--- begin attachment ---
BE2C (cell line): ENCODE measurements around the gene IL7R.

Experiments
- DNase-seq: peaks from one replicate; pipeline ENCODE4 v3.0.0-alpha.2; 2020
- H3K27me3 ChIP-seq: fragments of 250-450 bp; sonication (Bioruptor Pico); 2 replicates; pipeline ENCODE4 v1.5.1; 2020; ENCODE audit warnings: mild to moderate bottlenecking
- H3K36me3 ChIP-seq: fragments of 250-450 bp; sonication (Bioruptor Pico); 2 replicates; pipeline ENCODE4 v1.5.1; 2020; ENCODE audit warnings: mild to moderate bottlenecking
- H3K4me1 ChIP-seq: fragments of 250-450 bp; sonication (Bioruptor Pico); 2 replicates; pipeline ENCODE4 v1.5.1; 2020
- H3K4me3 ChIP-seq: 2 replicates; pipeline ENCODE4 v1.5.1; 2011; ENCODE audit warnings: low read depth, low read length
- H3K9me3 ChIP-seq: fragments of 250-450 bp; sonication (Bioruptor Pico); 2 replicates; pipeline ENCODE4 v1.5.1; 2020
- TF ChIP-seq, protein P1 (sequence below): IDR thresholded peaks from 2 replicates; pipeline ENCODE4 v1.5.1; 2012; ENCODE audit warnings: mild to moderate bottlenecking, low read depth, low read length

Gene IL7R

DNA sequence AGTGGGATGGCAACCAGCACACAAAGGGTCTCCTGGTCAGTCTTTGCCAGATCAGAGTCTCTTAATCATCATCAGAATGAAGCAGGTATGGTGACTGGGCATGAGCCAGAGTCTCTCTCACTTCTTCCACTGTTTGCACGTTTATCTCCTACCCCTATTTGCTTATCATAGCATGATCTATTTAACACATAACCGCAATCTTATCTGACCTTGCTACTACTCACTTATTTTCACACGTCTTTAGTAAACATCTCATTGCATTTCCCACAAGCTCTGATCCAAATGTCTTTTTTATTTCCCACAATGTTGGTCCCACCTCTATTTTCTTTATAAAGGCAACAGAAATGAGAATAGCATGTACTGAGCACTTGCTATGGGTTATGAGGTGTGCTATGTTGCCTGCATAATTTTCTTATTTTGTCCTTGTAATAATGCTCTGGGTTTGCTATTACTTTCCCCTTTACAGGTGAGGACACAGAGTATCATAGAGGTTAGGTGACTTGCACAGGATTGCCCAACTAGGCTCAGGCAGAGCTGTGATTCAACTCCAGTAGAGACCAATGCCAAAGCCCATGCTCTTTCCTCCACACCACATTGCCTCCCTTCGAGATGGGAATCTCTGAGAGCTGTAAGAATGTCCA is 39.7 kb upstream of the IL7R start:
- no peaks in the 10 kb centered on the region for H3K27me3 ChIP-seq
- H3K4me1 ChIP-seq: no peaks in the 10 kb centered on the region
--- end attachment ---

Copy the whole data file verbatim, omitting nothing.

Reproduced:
BE2C (cell line): ENCODE measurements around the gene IL7R.

Experiments
- DNase-seq: peaks from one replicate; pipeline ENCODE4 v3.0.0-alpha.2; 2020
- H3K27me3 ChIP-seq: fragments of 250-450 bp; sonication (Bioruptor Pico); 2 replicates; pipeline ENCODE4 v1.5.1; 2020; ENCODE audit warnings: mild to moderate bottlenecking
- H3K36me3 ChIP-seq: fragments of 250-450 bp; sonication (Bioruptor Pico); 2 replicates; pipeline ENCODE4 v1.5.1; 2020; ENCODE audit warnings: mild to moderate bottlenecking
- H3K4me1 ChIP-seq: fragments of 250-450 bp; sonication (Bioruptor Pico); 2 replicates; pipeline ENCODE4 v1.5.1; 2020
- H3K4me3 ChIP-seq: 2 replicates; pipeline ENCODE4 v1.5.1; 2011; ENCODE audit warnings: low read depth, low read length
- H3K9me3 ChIP-seq: fragments of 250-450 bp; sonication (Bioruptor Pico); 2 replicates; pipeline ENCODE4 v1.5.1; 2020
- TF ChIP-seq, protein P1 (sequence below): IDR thresholded peaks from 2 replicates; pipeline ENCODE4 v1.5.1; 2012; ENCODE audit warnings: mild to moderate bottlenecking, low read depth, low read length

Gene IL7R

DNA sequence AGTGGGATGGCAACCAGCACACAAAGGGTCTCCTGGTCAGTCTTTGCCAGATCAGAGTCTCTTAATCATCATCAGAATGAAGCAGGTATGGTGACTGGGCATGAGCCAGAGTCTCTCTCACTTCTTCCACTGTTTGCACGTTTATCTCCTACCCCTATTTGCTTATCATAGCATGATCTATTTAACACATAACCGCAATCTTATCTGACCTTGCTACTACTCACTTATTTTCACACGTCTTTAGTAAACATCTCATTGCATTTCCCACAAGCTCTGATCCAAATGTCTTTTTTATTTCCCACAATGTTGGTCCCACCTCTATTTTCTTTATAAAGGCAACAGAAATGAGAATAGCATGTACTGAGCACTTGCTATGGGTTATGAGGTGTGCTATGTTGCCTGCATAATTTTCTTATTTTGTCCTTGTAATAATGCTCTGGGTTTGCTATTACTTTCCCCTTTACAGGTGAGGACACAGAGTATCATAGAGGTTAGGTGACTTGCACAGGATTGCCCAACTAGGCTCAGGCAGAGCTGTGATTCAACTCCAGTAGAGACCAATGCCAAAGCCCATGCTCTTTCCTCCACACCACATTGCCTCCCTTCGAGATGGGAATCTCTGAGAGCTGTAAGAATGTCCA is 39.7 kb upstream of the IL7R start:
- no peaks in the 10 kb centered on the region for H3K27me3 ChIP-seq
- H3K4me1 ChIP-seq: no peaks in the 10 kb centered on the region